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Joel Garner on bad umpiring, splitting headaches and strong friendships

by Henry Cowen 5 minute read

Joel Garner, affectionately known as ‘Big Bird’, remembers putting the fear of God into batsmen during his legendary cricketing career.

First published in 2015

The Lesson

5-37 & 3-43 | Barbados v Jamaica, Shell Shield, 1977

I played against Lawrence Rowe in the late 1970s and I bowled at him for an hour and a half. I couldn’t get him out but he couldn’t hit it off the square and couldn’t score any. At the end of the day, Charlie Griffith walked into the dressing room and said: “Boy, you’ve just wasted a whole hour and a half. This game could have been over today and now you’ve got to come back tomorrow.” I said that I had tried and he said, “I know you tried but you tried too hard. What you should’ve done is bowl a straight ball!” The next morning I bowled an in-swinger, an out-swinger and then a straight ball: he was out caught bat-pad. Charlie just looked at me as if to say, “I told you so.”

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The collections

334 wickets in three seasons | Littleborough CC, Lancashire League, 1976-1978

I took so many wickets at Littleborough! It was just as I was starting and I was on a funny contract. We played Saturdays and Sundays and what happened was, if you got five wickets for fewer than 30 you got a collection and if you scored 50 you got a collection – we lived off the collections. Every Saturday you played you were like a mercenary – you’d turn up, do your bit and have some fun.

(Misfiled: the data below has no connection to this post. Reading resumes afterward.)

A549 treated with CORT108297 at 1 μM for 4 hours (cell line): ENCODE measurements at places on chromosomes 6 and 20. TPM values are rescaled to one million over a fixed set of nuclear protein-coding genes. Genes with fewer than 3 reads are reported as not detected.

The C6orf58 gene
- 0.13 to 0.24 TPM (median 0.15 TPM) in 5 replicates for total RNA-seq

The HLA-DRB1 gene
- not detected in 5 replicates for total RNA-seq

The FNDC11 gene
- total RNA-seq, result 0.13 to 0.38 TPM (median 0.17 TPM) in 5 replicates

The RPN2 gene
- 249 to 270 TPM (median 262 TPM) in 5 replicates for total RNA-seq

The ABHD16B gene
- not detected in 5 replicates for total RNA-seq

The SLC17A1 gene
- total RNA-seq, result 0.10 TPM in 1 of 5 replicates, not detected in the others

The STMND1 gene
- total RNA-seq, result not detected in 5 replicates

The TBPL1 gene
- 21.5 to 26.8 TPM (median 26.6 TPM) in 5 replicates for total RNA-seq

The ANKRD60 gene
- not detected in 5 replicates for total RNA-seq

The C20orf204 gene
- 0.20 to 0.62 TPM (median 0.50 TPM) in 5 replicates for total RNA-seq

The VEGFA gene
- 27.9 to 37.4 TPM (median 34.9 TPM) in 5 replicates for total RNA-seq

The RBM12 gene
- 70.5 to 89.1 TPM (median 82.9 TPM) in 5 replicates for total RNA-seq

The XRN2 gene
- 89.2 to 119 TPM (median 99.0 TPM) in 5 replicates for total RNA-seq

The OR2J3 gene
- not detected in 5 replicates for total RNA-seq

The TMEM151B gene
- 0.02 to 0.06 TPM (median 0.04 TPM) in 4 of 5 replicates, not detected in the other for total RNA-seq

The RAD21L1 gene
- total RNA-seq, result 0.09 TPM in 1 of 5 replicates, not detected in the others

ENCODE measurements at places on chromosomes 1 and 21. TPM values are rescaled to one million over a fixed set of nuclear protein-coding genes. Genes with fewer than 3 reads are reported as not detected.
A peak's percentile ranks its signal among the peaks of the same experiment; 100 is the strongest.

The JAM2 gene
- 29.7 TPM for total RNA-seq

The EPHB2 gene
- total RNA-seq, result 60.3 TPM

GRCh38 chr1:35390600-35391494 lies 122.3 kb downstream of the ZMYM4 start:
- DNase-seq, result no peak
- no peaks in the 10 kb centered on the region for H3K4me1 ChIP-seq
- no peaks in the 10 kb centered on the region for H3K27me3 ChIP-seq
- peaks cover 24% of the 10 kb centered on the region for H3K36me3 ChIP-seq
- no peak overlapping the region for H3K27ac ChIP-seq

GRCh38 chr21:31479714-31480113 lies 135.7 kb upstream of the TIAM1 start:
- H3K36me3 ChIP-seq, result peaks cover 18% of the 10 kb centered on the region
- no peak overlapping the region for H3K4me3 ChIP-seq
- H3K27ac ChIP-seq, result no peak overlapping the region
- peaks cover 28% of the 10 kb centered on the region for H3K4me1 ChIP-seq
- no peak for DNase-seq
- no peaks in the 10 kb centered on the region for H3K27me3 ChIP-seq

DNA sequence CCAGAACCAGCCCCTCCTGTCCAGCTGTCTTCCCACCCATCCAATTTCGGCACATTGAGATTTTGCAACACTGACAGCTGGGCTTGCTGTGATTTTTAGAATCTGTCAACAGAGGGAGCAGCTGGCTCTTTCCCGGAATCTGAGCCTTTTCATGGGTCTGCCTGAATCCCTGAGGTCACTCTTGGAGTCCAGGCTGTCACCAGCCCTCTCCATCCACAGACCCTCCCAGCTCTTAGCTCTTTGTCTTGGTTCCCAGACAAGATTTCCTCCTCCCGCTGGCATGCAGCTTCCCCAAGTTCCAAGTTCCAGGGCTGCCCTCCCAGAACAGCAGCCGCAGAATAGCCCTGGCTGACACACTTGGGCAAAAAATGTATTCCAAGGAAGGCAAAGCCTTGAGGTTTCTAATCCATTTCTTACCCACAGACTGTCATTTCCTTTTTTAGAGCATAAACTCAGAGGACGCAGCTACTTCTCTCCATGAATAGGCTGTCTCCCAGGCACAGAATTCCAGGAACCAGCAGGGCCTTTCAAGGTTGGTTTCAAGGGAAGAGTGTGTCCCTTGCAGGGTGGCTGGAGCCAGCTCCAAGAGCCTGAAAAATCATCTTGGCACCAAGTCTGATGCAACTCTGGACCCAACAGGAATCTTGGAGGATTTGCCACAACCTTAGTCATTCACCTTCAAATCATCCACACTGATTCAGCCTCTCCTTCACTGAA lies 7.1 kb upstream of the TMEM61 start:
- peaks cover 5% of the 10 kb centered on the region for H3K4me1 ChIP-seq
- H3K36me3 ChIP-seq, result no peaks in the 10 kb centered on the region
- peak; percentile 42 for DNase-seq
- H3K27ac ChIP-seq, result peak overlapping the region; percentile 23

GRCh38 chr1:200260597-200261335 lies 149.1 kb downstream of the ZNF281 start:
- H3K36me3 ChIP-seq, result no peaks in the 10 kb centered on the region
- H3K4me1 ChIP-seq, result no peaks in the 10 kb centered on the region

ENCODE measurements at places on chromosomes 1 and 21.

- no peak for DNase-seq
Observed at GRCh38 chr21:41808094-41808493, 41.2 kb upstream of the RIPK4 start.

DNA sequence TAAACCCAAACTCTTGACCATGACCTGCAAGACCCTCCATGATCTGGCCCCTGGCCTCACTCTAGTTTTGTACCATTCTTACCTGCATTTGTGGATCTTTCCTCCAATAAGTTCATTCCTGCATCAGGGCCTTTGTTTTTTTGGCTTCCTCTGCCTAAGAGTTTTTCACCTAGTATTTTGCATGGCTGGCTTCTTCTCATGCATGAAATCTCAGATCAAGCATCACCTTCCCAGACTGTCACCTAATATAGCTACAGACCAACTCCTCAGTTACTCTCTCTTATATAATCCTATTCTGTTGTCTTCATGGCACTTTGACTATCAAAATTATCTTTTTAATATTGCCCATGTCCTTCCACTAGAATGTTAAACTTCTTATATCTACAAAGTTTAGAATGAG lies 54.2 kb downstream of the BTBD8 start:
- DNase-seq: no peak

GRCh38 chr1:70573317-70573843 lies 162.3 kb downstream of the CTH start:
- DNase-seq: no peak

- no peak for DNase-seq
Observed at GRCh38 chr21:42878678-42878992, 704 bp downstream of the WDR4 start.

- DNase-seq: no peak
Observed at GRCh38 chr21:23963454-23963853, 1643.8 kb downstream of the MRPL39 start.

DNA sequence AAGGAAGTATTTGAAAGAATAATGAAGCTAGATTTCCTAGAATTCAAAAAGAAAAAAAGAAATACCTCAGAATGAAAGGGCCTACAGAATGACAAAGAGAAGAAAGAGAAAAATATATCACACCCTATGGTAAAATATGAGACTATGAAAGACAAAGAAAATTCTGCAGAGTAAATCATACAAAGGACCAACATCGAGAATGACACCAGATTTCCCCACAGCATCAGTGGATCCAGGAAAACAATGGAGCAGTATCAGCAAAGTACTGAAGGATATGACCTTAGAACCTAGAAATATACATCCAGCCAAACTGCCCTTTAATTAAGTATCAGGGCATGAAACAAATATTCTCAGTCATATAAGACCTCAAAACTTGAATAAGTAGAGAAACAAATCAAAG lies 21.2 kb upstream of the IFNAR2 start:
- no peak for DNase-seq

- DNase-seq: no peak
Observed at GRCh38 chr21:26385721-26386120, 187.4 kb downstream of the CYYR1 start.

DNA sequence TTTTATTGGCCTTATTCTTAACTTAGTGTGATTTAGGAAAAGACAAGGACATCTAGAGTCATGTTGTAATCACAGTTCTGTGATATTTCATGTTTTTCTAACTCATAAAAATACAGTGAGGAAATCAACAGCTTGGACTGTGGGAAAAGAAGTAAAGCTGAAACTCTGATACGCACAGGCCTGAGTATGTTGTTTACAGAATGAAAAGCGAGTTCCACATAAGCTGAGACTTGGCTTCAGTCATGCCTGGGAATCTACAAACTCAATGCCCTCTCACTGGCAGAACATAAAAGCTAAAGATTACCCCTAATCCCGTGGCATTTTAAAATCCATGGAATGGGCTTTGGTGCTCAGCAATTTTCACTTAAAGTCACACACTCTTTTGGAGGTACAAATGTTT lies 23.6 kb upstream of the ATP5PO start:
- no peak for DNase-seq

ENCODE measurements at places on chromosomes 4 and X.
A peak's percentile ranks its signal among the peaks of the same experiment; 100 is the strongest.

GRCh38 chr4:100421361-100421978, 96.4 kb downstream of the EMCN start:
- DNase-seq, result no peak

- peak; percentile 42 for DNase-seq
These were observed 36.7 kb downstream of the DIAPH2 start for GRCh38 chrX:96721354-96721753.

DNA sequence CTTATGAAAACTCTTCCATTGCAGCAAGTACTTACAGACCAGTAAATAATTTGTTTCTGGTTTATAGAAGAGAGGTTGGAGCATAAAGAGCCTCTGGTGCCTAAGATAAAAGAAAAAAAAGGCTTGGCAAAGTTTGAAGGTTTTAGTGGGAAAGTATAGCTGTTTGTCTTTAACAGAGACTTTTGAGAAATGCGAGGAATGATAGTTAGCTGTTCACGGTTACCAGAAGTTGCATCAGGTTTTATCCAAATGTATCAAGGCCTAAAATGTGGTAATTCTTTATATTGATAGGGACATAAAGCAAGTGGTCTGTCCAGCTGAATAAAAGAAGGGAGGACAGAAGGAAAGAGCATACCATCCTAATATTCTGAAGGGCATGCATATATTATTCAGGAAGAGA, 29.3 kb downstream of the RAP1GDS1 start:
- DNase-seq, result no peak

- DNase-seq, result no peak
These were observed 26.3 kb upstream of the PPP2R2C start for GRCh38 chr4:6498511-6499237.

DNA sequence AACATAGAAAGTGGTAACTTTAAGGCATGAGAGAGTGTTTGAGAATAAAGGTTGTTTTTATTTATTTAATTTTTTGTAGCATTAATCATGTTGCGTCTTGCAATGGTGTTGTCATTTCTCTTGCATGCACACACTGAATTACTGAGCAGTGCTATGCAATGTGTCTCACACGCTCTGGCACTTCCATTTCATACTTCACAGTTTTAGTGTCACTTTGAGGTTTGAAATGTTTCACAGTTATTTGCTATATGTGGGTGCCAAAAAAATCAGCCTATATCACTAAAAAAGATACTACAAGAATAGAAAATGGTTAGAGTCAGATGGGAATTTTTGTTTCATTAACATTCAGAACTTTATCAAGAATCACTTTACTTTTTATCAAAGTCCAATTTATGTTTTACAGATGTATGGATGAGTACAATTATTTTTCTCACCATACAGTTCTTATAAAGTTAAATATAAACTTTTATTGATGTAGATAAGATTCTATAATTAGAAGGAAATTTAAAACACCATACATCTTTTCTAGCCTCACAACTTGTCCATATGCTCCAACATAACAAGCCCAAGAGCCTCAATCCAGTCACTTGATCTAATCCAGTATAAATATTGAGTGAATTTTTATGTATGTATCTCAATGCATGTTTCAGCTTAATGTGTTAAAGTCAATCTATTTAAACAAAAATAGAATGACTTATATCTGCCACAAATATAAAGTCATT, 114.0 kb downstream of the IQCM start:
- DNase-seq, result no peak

The debut

4-130 & 2-60 | West Indies v Pakistan, 1st Test, Barbados, 1977

My debut was special and it was at home which made it extra special. I wasn’t too nervous – if you knew me and had seen me play cricket that would have been clear. There were injuries to Michael Holding and Wayne Daniel and Colin Croft and I were the natural replacements. I came on to bowl first change after Vanburn Holder pulled up in the third over and I got the first wicket. Ironically, it was Colin who took the catch. We started our Test careers together.

The World Cup win

5-38 | West Indies v England, World Cup Final, Lord’s, 1979

Our plan was very much to keep it tight and wait for the batsmen to make mistakes. In ODI cricket you don’t always have to bowl to get wickets, you can get wickets by keeping the game as tight as possible and that’s exactly what happened. We kept putting the batsmen under more pressure, more pressure, more pressure. When we got rid of Brearley and Boycott all the other fellas came out and had to push the game on so all I had to do was basically bowl straight at the stumps.